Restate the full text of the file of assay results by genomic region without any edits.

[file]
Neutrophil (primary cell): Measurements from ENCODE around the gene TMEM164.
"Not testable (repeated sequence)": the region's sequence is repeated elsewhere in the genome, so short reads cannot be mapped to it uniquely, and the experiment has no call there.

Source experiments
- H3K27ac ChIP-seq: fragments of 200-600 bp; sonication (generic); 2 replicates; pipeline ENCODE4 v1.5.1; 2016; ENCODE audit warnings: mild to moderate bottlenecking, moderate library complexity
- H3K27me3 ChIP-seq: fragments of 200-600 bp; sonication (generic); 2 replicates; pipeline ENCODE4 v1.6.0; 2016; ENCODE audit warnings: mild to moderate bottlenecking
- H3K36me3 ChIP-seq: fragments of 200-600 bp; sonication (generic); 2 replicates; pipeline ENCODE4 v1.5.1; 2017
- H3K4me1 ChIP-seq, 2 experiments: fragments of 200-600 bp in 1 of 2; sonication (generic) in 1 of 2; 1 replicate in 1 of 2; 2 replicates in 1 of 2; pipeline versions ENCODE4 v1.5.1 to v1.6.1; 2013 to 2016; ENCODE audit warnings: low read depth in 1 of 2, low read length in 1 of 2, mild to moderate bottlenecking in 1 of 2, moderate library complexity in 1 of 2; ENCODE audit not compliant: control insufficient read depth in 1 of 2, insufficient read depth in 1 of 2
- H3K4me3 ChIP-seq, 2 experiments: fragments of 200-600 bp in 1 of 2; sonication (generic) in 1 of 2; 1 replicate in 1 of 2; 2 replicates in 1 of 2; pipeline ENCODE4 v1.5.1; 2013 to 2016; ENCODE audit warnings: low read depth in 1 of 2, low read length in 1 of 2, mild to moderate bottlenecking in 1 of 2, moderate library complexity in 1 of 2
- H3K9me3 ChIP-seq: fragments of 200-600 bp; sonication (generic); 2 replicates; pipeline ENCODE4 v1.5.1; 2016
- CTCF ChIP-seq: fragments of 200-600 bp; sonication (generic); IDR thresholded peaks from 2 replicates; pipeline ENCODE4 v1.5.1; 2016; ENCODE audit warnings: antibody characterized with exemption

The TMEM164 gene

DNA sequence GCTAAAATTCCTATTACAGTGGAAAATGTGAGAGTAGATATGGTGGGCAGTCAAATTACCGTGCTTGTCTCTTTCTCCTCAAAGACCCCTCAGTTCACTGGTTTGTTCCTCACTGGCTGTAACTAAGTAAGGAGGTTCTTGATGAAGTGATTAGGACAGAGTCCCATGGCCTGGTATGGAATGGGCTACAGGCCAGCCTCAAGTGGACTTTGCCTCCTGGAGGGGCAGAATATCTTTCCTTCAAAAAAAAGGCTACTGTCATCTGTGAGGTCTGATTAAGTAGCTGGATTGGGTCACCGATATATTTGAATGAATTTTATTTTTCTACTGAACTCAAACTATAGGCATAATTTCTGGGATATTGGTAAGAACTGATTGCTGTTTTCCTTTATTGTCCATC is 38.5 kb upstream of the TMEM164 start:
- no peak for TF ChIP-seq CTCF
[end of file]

Neutrophil (primary cell): Measurements from ENCODE around the gene TMEM164.
"Not testable (repeated sequence)": the region's sequence is repeated elsewhere in the genome, so short reads cannot be mapped to it uniquely, and the experiment has no call there.

Source experiments
- H3K27ac ChIP-seq: fragments of 200-600 bp; sonication (generic); 2 replicates; pipeline ENCODE4 v1.5.1; 2016; ENCODE audit warnings: mild to moderate bottlenecking, moderate library complexity
- H3K27me3 ChIP-seq: fragments of 200-600 bp; sonication (generic); 2 replicates; pipeline ENCODE4 v1.6.0; 2016; ENCODE audit warnings: mild to moderate bottlenecking
- H3K36me3 ChIP-seq: fragments of 200-600 bp; sonication (generic); 2 replicates; pipeline ENCODE4 v1.5.1; 2017
- H3K4me1 ChIP-seq, 2 experiments: fragments of 200-600 bp in 1 of 2; sonication (generic) in 1 of 2; 1 replicate in 1 of 2; 2 replicates in 1 of 2; pipeline versions ENCODE4 v1.5.1 to v1.6.1; 2013 to 2016; ENCODE audit warnings: low read depth in 1 of 2, low read length in 1 of 2, mild to moderate bottlenecking in 1 of 2, moderate library complexity in 1 of 2; ENCODE audit not compliant: control insufficient read depth in 1 of 2, insufficient read depth in 1 of 2
- H3K4me3 ChIP-seq, 2 experiments: fragments of 200-600 bp in 1 of 2; sonication (generic) in 1 of 2; 1 replicate in 1 of 2; 2 replicates in 1 of 2; pipeline ENCODE4 v1.5.1; 2013 to 2016; ENCODE audit warnings: low read depth in 1 of 2, low read length in 1 of 2, mild to moderate bottlenecking in 1 of 2, moderate library complexity in 1 of 2
- H3K9me3 ChIP-seq: fragments of 200-600 bp; sonication (generic); 2 replicates; pipeline ENCODE4 v1.5.1; 2016
- CTCF ChIP-seq: fragments of 200-600 bp; sonication (generic); IDR thresholded peaks from 2 replicates; pipeline ENCODE4 v1.5.1; 2016; ENCODE audit warnings: antibody characterized with exemption

The TMEM164 gene

DNA sequence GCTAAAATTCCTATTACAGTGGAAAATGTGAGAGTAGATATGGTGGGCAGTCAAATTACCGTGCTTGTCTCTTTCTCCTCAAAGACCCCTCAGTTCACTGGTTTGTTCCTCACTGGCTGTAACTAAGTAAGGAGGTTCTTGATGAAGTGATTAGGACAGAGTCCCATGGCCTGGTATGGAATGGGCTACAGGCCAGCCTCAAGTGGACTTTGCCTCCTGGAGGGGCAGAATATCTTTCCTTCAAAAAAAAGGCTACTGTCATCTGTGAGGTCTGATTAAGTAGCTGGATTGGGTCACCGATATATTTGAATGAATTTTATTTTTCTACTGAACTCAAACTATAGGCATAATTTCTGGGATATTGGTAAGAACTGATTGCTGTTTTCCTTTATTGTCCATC is 38.5 kb upstream of the TMEM164 start:
- no peak for TF ChIP-seq CTCF